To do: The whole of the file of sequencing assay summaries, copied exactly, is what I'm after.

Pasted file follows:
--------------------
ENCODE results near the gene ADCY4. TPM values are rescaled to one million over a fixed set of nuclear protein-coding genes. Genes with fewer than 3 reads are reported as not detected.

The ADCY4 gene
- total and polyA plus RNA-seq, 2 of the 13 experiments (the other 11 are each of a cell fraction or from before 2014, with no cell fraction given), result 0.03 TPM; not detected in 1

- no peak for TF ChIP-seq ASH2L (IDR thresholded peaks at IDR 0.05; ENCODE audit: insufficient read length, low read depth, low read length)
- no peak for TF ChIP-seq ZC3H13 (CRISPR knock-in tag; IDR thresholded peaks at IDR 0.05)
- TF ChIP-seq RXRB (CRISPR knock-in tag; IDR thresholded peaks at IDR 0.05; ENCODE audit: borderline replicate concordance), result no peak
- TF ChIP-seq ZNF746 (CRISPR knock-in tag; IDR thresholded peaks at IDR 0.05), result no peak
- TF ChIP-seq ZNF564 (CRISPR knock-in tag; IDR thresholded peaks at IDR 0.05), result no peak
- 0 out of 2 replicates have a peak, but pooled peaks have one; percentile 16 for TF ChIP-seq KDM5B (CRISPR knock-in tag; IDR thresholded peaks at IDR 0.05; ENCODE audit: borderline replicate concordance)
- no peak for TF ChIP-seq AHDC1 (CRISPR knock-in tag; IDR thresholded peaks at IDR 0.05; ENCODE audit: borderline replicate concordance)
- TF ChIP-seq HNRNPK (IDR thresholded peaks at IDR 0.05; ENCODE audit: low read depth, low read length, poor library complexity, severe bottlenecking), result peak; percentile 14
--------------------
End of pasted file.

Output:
ENCODE results near the gene ADCY4. TPM values are rescaled to one million over a fixed set of nuclear protein-coding genes. Genes with fewer than 3 reads are reported as not detected.

The ADCY4 gene
- total and polyA plus RNA-seq, 2 of the 13 experiments (the other 11 are each of a cell fraction or from before 2014, with no cell fraction given), result 0.03 TPM; not detected in 1

- no peak for TF ChIP-seq ASH2L (IDR thresholded peaks at IDR 0.05; ENCODE audit: insufficient read length, low read depth, low read length)
- no peak for TF ChIP-seq ZC3H13 (CRISPR knock-in tag; IDR thresholded peaks at IDR 0.05)
- TF ChIP-seq RXRB (CRISPR knock-in tag; IDR thresholded peaks at IDR 0.05; ENCODE audit: borderline replicate concordance), result no peak
- TF ChIP-seq ZNF746 (CRISPR knock-in tag; IDR thresholded peaks at IDR 0.05), result no peak
- TF ChIP-seq ZNF564 (CRISPR knock-in tag; IDR thresholded peaks at IDR 0.05), result no peak
- 0 out of 2 replicates have a peak, but pooled peaks have one; percentile 16 for TF ChIP-seq KDM5B (CRISPR knock-in tag; IDR thresholded peaks at IDR 0.05; ENCODE audit: borderline replicate concordance)
- no peak for TF ChIP-seq AHDC1 (CRISPR knock-in tag; IDR thresholded peaks at IDR 0.05; ENCODE audit: borderline replicate concordance)
- TF ChIP-seq HNRNPK (IDR thresholded peaks at IDR 0.05; ENCODE audit: low read depth, low read length, poor library complexity, severe bottlenecking), result peak; percentile 14